present employment position, many pharmacists have to work without suitable breaks, leading to fatigue, under-performance and an increased possibility of dispensing errors.

12. Brighton That there should be provision in Controlled Drugs registers in community pharmacies for a running balance to be kept.

Although this is normal practice within the hospital setting, it is not the case within community pharmacies. It would be very helpful, particularly where several pharmacists are employed within a pharmacy, to have the facility to keep an accurate check on stock levels.

13. East Metropolitan That Council approach both the Association of the British Pharmaceutical Industry and the British Generic Manufacturers Association with a view to offering such advice or suggestions from practising pharmacists as it can to improve medicine pack design for both safety and usability by health care professionals and consumers.

Although there may have been machinations behind the scenes of which we are unaware, very little of a practical nature seems to have happened to patient packs in the past year. Manufacturers still employ the same colour, size and print for dissimilar drugs. Print size on many packs is smaller in font size than telephone directories, especially reconstitution instructions on antibiotic mixtures. Uniformity in pack shape and dimension would be helpful as would sensible areas to place dispensing labels. There appears to be no agreement yet on what constitutes a month in medicine — 28 or 30 days, or in one case 35.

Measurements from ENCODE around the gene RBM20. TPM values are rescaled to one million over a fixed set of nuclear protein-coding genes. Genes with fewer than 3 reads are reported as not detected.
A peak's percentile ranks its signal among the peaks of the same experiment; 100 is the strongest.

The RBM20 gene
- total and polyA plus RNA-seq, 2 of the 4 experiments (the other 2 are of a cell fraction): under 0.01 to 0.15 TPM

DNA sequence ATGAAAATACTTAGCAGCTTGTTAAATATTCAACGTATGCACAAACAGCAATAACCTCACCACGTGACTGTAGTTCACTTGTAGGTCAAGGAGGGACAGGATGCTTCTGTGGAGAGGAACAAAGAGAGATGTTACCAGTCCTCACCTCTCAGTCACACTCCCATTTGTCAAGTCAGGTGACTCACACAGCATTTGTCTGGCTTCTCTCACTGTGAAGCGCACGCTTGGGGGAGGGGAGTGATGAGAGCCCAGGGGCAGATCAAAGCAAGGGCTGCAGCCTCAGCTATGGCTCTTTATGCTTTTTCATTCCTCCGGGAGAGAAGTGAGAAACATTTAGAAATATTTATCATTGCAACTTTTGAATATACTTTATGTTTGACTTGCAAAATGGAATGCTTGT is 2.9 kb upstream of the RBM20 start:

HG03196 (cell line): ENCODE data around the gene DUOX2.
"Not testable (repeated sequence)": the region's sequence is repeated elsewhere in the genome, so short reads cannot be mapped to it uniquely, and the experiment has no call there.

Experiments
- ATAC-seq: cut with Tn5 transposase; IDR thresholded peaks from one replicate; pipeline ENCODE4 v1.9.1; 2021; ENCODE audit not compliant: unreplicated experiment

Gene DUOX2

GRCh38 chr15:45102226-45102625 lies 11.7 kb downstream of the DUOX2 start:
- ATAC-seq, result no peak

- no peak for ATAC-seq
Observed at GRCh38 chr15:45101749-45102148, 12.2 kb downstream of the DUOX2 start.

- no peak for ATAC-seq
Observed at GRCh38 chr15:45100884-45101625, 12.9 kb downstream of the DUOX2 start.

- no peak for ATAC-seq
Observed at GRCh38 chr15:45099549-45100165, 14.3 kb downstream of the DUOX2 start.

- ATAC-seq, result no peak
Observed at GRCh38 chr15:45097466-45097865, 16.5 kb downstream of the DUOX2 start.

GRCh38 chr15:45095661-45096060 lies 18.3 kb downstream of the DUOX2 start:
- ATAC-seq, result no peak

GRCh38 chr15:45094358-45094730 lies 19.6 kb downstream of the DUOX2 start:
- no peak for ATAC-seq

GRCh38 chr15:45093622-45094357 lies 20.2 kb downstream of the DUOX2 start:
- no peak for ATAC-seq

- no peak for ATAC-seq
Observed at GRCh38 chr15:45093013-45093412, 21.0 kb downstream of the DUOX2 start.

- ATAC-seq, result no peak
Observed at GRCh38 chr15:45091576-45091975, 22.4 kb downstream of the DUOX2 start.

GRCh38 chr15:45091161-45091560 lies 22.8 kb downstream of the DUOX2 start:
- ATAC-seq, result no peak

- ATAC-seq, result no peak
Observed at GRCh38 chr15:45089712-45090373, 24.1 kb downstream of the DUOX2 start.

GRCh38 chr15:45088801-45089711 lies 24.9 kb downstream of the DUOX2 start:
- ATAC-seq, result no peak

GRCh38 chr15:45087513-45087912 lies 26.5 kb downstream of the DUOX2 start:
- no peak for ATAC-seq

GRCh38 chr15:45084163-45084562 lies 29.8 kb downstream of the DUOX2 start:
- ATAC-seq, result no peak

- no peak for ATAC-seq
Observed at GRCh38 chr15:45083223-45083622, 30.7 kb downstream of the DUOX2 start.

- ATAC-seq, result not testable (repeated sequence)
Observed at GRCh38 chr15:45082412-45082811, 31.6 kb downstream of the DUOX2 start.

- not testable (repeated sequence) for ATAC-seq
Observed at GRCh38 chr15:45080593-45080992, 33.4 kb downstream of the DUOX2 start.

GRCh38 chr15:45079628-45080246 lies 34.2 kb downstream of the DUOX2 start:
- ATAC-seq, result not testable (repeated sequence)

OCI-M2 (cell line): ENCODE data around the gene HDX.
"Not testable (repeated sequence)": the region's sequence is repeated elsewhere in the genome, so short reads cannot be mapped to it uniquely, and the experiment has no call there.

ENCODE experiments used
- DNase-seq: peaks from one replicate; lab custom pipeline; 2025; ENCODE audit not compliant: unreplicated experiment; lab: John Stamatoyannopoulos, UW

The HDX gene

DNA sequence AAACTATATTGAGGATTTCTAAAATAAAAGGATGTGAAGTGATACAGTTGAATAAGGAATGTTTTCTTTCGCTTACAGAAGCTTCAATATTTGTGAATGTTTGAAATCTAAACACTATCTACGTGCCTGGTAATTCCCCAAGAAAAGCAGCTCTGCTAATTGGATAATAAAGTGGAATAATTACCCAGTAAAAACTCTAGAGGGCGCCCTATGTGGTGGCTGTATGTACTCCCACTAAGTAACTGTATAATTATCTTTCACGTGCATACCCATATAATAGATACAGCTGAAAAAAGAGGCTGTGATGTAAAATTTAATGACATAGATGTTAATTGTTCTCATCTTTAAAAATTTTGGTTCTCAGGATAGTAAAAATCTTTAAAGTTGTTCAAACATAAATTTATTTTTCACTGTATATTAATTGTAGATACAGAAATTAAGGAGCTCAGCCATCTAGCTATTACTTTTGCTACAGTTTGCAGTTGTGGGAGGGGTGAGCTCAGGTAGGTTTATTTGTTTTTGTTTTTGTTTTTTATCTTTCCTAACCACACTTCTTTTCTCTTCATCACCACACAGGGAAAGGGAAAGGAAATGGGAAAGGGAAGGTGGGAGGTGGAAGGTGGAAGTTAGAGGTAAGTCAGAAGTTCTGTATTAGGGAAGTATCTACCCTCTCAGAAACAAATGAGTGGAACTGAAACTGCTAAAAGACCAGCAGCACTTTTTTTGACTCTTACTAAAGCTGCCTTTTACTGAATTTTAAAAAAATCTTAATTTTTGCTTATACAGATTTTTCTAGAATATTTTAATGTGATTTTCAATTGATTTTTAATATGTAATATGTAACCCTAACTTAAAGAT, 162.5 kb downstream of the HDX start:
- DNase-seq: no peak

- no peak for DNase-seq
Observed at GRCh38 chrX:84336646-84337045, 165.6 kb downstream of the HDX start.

14. Moray and Banff That as the present structure of the Society no longer serves the best interests of its members, it should be changed in order that it reflects the current political reality of the United Kingdom and be reconstituted on a federal basis with a separate membership and Council respectively for England, Wales and Scotland.

The NHS plans for England, Wales and Scotland already show that the practice of pharmacy in each country is diverging as the members in each country react to the differing health requirements and priorities being promoted by their respective governments. In Scotland, it is essential that the SalvaDore in Scotland is allowed strengthened powers. At the same time, it is necessary that pharmacists in Wales are allowed to respond to their own particular priorities. This would allow Lambeth to continue to represent English interests.